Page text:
OpenJurist

68 US 398 Woods v. Freeman

68 U.S. 398

17 L.Ed. 543

1 Wall. 398

WOODS
v.
FREEMAN.

December Term, 1863

FREEMAN sued Woods in ejectment, in the Circuit Court for the Northern District of Illinois, to recover possession of the southwest quarter of section three (3) of township eight (8) north of range three (3) west of the fourth principal meridian, situated in Warren County, in that State. At the trial, Freeman showed title in himself by a regular chain of conveyances from the United States. Woods, to defeat this title, insisted that the tract of land had been regularly sold for the non-payment of taxes for the year 1852, and the validity of the sale was the main question in the case.

By the statute law of Illinois, the collector of taxes reports to the proper court a list of lands on which the taxes remain due and unpaid, and if no good reason is interposed a judgment is entered on his assessment and return, in the name of the State of Illinois, against the several tracts of land for the sum annexed to each, being the amount of taxes, interest, and costs due thereon, and a precept to sell is ordered.

The following illustration of the collector's assessment and return will show the nature of the document on which judgment is in these cases given; though, in the present case, the reader will observe that neither in the column meant to denote the 'total' of the tax, nor in others where money is meant to be indicated, is the word 'dollars' or 'cents' given, nor any character, such as $ or cts., or abbreviation representing them. And, that while a conjecture or inference may be made that the figures indicate dollars or cents, the conclusion rests finally on conjecture or inference only.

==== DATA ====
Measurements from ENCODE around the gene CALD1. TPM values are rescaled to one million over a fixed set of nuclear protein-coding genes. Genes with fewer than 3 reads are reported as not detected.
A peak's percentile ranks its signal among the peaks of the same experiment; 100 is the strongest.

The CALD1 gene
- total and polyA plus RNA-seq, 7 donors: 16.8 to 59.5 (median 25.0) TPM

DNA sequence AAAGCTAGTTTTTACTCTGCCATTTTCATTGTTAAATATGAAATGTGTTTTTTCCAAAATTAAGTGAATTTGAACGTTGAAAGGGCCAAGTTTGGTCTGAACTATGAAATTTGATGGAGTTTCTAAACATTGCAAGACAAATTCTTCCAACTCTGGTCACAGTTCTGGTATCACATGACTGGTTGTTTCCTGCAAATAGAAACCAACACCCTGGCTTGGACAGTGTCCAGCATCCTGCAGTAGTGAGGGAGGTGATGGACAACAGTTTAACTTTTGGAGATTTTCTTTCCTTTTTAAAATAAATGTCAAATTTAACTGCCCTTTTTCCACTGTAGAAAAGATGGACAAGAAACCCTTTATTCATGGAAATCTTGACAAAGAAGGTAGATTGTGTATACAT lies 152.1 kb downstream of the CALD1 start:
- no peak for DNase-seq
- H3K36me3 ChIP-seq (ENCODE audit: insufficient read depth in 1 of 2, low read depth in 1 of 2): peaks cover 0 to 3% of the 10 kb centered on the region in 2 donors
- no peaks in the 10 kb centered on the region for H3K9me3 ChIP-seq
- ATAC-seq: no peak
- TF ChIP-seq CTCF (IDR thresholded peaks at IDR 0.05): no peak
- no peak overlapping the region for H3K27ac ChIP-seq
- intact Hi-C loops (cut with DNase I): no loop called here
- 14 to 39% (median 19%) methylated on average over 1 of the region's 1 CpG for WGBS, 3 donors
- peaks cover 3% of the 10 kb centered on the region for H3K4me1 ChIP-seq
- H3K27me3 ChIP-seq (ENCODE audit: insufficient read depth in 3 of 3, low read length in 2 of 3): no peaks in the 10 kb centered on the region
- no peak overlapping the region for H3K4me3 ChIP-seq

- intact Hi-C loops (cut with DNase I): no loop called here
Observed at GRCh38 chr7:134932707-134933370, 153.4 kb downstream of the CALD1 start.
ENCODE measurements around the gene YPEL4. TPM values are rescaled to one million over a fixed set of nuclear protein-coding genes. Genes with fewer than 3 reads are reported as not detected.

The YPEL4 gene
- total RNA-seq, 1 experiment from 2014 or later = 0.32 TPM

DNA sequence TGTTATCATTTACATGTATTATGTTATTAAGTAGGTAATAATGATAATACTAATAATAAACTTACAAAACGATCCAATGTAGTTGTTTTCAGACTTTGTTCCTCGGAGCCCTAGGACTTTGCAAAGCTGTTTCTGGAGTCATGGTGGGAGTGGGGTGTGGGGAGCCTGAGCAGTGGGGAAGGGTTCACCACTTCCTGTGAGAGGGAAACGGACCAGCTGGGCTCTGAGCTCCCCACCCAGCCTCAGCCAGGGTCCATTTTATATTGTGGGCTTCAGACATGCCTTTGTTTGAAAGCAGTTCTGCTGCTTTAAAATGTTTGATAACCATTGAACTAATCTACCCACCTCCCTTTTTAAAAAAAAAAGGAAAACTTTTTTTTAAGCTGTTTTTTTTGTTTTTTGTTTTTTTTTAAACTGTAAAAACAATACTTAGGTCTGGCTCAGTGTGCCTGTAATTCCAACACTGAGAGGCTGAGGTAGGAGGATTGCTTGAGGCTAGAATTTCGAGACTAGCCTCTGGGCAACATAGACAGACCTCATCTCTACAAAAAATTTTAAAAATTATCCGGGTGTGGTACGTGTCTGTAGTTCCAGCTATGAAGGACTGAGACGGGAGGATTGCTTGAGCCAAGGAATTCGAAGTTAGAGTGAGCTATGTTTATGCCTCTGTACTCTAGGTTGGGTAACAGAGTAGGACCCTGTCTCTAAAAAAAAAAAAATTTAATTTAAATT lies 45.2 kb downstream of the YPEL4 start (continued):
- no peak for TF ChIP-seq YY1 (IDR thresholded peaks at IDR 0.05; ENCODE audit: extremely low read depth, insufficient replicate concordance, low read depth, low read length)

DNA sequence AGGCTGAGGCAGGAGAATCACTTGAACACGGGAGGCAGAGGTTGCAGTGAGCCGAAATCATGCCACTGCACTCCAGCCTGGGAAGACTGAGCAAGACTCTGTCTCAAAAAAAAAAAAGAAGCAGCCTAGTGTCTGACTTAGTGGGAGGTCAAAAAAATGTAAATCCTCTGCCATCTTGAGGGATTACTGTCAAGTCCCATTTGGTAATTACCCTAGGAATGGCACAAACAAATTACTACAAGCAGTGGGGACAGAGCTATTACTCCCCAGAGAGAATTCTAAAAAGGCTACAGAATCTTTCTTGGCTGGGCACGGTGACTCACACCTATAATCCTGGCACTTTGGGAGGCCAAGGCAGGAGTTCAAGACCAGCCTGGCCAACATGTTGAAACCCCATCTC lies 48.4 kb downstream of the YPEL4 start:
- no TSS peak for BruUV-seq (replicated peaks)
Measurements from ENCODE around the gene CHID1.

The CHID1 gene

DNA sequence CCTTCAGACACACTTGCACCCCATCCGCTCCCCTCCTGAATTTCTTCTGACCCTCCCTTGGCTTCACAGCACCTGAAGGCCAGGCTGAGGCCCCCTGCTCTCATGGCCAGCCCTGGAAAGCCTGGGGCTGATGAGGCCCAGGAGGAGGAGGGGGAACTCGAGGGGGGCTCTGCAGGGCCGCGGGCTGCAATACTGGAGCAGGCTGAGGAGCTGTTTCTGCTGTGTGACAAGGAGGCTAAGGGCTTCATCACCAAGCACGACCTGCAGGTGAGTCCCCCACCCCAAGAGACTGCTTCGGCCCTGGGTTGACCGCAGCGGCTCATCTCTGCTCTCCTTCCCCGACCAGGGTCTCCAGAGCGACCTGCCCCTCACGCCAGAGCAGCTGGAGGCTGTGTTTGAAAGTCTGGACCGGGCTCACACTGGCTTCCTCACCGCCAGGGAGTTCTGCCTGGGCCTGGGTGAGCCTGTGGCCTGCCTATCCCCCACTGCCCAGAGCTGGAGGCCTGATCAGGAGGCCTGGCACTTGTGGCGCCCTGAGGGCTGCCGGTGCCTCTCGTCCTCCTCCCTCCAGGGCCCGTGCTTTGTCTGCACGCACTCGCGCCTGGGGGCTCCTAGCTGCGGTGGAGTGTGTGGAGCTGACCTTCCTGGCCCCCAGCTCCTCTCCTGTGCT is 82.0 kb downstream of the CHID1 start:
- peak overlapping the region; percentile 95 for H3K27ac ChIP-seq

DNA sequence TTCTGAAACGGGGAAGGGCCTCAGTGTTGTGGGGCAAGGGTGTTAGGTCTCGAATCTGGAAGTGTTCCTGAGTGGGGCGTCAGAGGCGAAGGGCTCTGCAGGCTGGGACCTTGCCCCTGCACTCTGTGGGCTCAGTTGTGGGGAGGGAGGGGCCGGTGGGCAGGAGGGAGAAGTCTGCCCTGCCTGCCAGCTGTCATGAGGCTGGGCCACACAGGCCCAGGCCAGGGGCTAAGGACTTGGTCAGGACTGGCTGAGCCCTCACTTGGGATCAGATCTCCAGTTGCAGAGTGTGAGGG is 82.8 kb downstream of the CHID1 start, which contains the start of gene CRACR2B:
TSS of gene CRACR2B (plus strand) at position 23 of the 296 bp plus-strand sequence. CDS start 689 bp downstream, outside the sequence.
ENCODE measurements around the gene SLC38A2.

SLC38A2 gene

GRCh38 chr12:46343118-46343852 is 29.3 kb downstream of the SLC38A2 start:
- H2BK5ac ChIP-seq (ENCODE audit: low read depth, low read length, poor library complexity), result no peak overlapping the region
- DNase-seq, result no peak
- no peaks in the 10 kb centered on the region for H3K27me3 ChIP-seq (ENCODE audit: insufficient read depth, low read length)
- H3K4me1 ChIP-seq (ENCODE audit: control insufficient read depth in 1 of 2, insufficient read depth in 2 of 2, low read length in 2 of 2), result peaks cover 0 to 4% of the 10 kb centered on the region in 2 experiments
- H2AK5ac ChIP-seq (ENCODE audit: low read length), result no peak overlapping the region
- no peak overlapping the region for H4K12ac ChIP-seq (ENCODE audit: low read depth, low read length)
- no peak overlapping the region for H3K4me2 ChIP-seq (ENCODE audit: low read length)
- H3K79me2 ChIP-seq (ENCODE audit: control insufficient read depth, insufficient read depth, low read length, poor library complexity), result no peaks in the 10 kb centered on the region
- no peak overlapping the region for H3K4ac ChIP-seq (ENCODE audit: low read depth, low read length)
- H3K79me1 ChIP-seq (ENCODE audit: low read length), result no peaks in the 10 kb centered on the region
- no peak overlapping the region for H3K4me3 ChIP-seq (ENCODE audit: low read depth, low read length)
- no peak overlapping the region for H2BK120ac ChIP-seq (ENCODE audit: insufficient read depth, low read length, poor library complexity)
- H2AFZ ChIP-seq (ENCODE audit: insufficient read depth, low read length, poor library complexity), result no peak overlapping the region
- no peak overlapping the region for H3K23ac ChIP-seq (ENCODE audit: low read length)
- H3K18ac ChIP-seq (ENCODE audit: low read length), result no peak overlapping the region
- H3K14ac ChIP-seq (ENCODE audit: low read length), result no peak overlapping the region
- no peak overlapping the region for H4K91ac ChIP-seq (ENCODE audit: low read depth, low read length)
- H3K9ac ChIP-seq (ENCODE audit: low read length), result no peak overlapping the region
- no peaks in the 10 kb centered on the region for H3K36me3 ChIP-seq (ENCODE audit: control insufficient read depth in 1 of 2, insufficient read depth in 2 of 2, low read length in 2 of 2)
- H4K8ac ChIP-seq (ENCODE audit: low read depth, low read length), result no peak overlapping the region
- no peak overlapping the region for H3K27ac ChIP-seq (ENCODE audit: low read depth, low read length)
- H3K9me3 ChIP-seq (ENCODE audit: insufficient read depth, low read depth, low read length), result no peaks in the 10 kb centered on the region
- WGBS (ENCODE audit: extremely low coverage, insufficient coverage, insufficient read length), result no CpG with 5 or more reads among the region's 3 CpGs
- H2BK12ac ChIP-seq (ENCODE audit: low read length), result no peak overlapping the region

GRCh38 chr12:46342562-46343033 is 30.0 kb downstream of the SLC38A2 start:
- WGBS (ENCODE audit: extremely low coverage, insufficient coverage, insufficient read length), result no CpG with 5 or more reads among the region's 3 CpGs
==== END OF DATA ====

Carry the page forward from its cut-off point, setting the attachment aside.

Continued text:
Patentee's Part of Section. Acres. Valuation. State State County Co. Total.

name. section. spro. special. tax. special.

Erastus Brown, W. S. N. E. 3 8974 180 1 09 72 1 08 .... 2 89

Elisha Sibree, S. W. 3 160 320 1 93 1 28 1 92 .... 5 13

The tract of land in controversy had been sold for taxes, and a deed made to one Harding, through whom Woods claimed. To sustain the deed, Woods offered in evidence the record of the judgment of the county court of Warren County against the tract of land for the unpaid taxes of 1852, the same being in form as above. On the objection of Freeman, the court excluded the evidence, and Woods excepted. Verdict and judgment having been given for Freeman, the correctness of the refusal to admit the evidence was the chief point on error here.

Mr. Merriman, for the defendant in error:

Mr. Justice DAVIS delivered the opinion of the court, and after stating facts, proceeded thus:

1

There was no 'mark, word, or character' on the record of the judgment to indicate the amount of taxes for which it was rendered against the land, which was undoubtedly the reason why the court rejected the evidence.

2

In the construction of local statutes affecting the titles to real estate, this court recognizes the binding force of the interpretation given by the highest judicial tribunal of a State.

3

This question has been expressly decided by the Supreme Court of Illinois. That court has held,* 'that a judgment for taxes is fatally defective which fails to show the amount of tax for which it was rendered, and that the use of numerals, without some mark indicating for what they stand, is insufficient.' The judgment was therefore void, and the court was right in excluding the evidence from the jury.

Judgment is

4

AFFIRMED WITH COSTS.

*

Lawrence v. Fast, 20 Illinois, 340; Lane v. Bommelmann, 21 Id., 147.